Secret 8: Delegate the transcription task, it always cheaper either in dollars or patience. Place an ad at the local college or place an RFP on I have found several through the Business Centers at high schools and community centers at a big savings. If the interview is rare or precious, hire a professional service and pay the higher rate. Have at least 10 ways you can get a tape transcribed reasonably and fast at your disposal. You can always try the Yellow Pages online or in paper form,however, you will find that the rates are usually much
higher. Rate each one on their turn around speed, typing speed, and of course fee. Check out their references before you need them. Some may even do a sample for you. Consider using FedEx to deliver and pick up the tapes, for safety, and to save time. I never recommend sending the recording out of your country to save money.

Secret 9: Do not sign a contract, ever, if they have a clause in their contract that reads something along the lines of,"Transcripts are the possession of the transcriber -- doesn't hire them. If the publisher is providing the transcriptionist and paying for you to do the interview and their contract reads, "All notes, tapes, materials and transcripts must be turned over to the publisher." You will probably have to comply. If not, don't agree to this. If the publisher is paying for the transcription and your time separately for the interview, they are yours. However, it’s best to check with an attorney that is familiar with your state/country laws to answer this question accurately.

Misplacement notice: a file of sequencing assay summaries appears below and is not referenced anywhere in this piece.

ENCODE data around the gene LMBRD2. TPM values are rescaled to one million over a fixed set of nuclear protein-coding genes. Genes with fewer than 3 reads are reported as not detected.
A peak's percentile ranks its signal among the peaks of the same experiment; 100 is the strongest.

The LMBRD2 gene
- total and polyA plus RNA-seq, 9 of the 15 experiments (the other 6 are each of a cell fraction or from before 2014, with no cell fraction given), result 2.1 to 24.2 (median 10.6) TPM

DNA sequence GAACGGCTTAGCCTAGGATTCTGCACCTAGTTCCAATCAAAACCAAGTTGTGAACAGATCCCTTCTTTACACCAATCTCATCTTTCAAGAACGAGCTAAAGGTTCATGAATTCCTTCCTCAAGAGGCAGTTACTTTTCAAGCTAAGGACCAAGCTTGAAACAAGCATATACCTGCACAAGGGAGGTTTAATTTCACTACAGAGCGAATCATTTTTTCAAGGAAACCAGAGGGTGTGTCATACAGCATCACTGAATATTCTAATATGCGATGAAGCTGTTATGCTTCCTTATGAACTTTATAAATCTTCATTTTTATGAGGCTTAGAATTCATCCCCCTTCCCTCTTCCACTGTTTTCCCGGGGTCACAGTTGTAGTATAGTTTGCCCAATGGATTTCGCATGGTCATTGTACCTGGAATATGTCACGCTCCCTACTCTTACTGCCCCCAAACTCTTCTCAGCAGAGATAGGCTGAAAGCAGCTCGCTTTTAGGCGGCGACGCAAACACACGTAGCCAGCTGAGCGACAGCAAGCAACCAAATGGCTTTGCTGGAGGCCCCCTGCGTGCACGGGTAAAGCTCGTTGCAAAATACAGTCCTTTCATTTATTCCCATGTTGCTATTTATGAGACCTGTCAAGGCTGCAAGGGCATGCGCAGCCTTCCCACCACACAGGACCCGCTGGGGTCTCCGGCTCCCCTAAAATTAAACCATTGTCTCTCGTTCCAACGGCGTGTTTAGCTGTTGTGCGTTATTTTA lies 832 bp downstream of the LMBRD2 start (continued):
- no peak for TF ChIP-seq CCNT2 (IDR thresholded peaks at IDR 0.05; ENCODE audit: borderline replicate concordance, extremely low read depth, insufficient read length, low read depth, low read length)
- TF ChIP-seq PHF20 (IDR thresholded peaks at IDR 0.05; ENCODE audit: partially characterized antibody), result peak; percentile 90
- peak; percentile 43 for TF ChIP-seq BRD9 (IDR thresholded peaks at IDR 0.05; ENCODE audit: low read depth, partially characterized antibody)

Secret 10: Prepare the questions ahead of time and stick to them. Preparation saves time all around. If you are not sure what questions to ask, ask the publisher what questions do they want to have answered when they give you the assignment. It is a good procedure to provide the questions before hand to the interviewee. This helps them prepare. If they read from their typed notes then ask different questions or drift away with a new question and then return. They will usually stop reading, think, and not return to their notes.

Secret 11: If you are a fast typist and love transcribing the interviews, don't fret about capturing everything. Usually 75% will do. Leave out repetitious information and use keyboard shorthand whenever possible. For example: Use a single cap letter for their name, as long as it isn't "A". After the call, review your notes immediately and writing down any shorthand codes you used. Use "find and replace" to transition the abbreviations. If you are going to type as you interview, inform the interviewee that you will be doing this. Don't ask for permission, just state that you will. You can use something along the line of "I hope you don't mind, I'm a fast typist so I prefer to type my notes as we talk."

Author's Bio: 

Catherine Franz is a Marketing, Writing and Master Attraction Coach. She helps independent professionals and small business owners who want to attract more revenue. She conducts workshops, teleprogram on marketing, nonfiction writing, and the Law of Attraction. Catherine is a International, columnist, syndicated radio talk show host and producer of a two television shows. and